Three Things to Do to Turn Around Sales Rebuttals and Sales Objections

Let’s admit it we don’t enjoy hearing sales rebuttals and sales objections but they are integral to sales. For some these become real sales stoppers.

What is a sales rebuttal? A sales rebuttal occurs during the early stages of the sales process and at times within minutes of introducing yourself, for example you may hear “I am not interested”, “I am happy with my current supplier” or “I am under contract.” Reactions can range from being defensive to mentally freezing, with these getting you anywhere? It is common for sales rebuttals to sound aggressive and possibly intimidating particularly for someone new, or relatively new, to sales. Emotionally charged sales rebuttals usually occur because the client has had a bad previous experience with your product/service or with a competitor or simply having a frustrating day meaning they are venting their anger. It may seem unfair, particularly if you were not the cause, but it’s not a matter of fairness but a matter of handling the situation.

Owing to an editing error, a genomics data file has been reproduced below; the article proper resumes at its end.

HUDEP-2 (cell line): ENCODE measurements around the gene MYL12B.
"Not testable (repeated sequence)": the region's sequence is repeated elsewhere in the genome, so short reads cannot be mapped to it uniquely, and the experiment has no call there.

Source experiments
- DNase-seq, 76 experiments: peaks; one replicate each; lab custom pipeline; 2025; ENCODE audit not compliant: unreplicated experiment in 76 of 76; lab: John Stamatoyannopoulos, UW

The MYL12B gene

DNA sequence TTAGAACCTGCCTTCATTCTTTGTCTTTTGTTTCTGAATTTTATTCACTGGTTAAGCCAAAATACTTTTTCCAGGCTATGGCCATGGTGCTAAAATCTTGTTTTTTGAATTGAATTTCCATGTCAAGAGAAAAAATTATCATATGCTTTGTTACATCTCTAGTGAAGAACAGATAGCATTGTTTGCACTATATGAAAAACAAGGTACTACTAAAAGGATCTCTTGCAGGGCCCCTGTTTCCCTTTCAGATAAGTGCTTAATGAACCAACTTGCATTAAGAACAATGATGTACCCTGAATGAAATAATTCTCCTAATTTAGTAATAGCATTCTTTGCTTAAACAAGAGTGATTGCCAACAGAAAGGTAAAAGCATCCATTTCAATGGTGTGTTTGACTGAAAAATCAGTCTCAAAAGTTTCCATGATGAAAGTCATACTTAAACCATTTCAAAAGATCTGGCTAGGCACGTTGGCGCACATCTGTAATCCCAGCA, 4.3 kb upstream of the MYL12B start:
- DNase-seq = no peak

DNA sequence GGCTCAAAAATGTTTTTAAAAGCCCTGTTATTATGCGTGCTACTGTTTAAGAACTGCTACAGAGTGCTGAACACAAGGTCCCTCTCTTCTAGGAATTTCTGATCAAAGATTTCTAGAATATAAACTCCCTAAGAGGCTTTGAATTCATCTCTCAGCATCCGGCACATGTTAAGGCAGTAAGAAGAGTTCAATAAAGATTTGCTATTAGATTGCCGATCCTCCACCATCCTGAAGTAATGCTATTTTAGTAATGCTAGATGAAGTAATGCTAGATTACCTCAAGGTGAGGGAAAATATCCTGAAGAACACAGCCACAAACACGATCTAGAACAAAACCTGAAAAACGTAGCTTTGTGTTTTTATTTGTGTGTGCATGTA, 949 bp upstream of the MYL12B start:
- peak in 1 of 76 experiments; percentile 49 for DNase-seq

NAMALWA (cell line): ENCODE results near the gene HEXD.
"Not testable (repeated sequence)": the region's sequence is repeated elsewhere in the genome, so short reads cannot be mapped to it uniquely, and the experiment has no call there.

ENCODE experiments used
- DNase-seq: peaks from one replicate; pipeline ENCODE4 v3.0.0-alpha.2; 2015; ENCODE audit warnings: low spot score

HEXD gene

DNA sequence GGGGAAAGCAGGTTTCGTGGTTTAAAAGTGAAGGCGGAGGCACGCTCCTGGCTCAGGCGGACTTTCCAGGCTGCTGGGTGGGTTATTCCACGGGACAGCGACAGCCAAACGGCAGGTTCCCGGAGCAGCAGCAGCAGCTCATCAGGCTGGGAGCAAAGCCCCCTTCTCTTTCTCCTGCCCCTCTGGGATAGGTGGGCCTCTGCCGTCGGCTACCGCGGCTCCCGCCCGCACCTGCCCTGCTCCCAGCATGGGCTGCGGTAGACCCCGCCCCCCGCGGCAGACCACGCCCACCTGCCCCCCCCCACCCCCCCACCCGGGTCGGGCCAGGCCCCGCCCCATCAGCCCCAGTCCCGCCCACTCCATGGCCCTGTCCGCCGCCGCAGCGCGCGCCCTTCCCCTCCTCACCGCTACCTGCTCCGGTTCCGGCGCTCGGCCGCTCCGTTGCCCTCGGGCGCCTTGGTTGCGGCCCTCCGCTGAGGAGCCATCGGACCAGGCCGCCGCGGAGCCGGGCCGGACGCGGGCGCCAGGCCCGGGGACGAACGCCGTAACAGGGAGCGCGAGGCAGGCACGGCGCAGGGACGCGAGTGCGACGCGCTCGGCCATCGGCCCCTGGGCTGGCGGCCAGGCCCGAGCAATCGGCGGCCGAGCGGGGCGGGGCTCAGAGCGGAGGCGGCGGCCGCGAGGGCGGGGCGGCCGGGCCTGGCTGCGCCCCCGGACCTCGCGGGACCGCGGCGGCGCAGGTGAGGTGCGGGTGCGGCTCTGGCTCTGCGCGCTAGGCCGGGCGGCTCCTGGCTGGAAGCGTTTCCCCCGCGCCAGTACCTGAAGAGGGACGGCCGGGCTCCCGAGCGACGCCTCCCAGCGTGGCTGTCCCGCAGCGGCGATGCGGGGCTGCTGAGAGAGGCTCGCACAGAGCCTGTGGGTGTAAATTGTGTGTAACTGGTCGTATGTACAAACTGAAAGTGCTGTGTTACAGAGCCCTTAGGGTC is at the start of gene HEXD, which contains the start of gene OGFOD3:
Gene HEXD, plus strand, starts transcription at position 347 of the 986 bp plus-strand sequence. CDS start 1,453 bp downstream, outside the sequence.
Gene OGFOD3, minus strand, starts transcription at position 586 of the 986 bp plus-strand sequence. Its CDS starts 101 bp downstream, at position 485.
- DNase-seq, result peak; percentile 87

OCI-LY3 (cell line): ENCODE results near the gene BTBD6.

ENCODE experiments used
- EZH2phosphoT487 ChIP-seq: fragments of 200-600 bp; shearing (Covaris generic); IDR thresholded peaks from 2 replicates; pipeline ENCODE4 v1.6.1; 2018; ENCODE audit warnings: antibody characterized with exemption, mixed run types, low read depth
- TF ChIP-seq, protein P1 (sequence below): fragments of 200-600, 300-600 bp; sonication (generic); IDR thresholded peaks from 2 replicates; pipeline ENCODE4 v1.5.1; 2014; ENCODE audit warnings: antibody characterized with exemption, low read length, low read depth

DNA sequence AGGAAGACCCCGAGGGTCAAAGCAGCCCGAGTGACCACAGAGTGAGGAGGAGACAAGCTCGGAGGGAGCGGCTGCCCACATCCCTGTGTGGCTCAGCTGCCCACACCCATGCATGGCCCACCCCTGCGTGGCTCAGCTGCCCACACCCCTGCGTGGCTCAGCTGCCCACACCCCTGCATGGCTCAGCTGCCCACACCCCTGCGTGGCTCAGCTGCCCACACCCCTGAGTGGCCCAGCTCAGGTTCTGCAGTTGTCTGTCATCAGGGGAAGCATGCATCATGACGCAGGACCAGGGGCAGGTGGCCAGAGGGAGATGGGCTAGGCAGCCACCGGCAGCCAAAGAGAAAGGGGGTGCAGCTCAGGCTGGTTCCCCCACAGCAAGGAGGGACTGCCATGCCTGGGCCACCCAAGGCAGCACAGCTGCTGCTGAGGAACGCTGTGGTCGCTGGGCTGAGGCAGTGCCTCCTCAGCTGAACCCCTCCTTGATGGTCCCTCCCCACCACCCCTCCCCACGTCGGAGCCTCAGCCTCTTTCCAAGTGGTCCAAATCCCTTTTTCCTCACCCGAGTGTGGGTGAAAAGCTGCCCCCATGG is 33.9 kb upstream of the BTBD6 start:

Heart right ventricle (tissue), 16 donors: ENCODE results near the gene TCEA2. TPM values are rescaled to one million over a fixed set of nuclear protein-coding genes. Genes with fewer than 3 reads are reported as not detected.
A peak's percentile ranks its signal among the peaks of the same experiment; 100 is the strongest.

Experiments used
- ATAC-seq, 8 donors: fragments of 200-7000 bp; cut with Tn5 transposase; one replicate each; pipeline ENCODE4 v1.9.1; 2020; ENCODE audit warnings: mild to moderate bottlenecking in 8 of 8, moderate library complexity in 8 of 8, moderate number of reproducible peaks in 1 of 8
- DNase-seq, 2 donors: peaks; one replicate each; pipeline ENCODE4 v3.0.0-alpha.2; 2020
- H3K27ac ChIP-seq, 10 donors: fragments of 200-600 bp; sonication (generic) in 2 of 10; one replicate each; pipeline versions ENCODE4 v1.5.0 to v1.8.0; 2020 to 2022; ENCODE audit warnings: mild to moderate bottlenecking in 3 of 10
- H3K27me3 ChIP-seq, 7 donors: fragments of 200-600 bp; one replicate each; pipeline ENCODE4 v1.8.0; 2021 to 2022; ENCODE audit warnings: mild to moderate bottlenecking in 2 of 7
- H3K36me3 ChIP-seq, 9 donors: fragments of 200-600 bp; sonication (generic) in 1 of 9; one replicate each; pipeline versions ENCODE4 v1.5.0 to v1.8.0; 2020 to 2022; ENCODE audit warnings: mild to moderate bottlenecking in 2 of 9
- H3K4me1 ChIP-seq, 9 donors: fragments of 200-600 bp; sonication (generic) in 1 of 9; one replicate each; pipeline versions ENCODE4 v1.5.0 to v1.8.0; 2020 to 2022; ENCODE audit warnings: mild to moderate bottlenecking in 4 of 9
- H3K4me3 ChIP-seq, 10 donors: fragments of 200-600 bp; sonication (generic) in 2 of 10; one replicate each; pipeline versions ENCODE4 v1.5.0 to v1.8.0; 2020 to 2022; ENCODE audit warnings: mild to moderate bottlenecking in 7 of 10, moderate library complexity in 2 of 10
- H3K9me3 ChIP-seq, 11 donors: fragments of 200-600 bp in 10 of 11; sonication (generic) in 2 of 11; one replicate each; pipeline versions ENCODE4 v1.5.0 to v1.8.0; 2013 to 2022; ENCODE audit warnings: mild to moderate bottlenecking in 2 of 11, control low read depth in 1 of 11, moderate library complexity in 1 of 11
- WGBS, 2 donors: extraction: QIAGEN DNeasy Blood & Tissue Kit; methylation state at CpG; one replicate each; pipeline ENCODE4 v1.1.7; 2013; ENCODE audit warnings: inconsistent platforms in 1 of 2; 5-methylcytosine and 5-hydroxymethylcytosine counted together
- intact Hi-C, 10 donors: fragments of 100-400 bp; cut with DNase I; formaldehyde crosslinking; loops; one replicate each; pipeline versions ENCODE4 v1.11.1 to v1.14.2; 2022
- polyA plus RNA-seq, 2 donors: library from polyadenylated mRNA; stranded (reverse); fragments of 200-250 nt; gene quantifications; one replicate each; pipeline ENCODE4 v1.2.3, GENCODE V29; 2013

Sales objections on the other hand can happen well into the sales process meaning you are totally responsible for attracting that objection. As you read this you may be thinking “Am I responsible for our product/service being dearer that our competitors? It could be that you didn’t demonstrate value… ouch!

Sales objections occur because of two main reasons:

1. You missed something during the sales process, such as not qualifying that your contact didn’t have the authority to proceed; not linking your value proposition squarely with your clients core needs; or, in a complex sale your sales process, being out of sync with the buying process.

2. The prospect or client didn’t trust or believe you. In this case you may need to look at your body language and/or what and how you express yourself.

Whether you are confronted with a sales rebuttal or sales objection:

1. Don’t take what is said personally because it will show in your demeanor.

2. Express verbal empathy by using survival phrases such as “I appreciate your point of view”, “Thank you for being so up front” or “I can understand how you must have felt.”

3. Ask questions to gain greater understanding. This will also encourage the client to speak and as they do so they will rid themselves of negative feelings and become more receptive.

If we are all truthful we don’t like to hear sales rebuttals or sales objections but it does provide an opportunity to change, and often improve, the relationship with a client.

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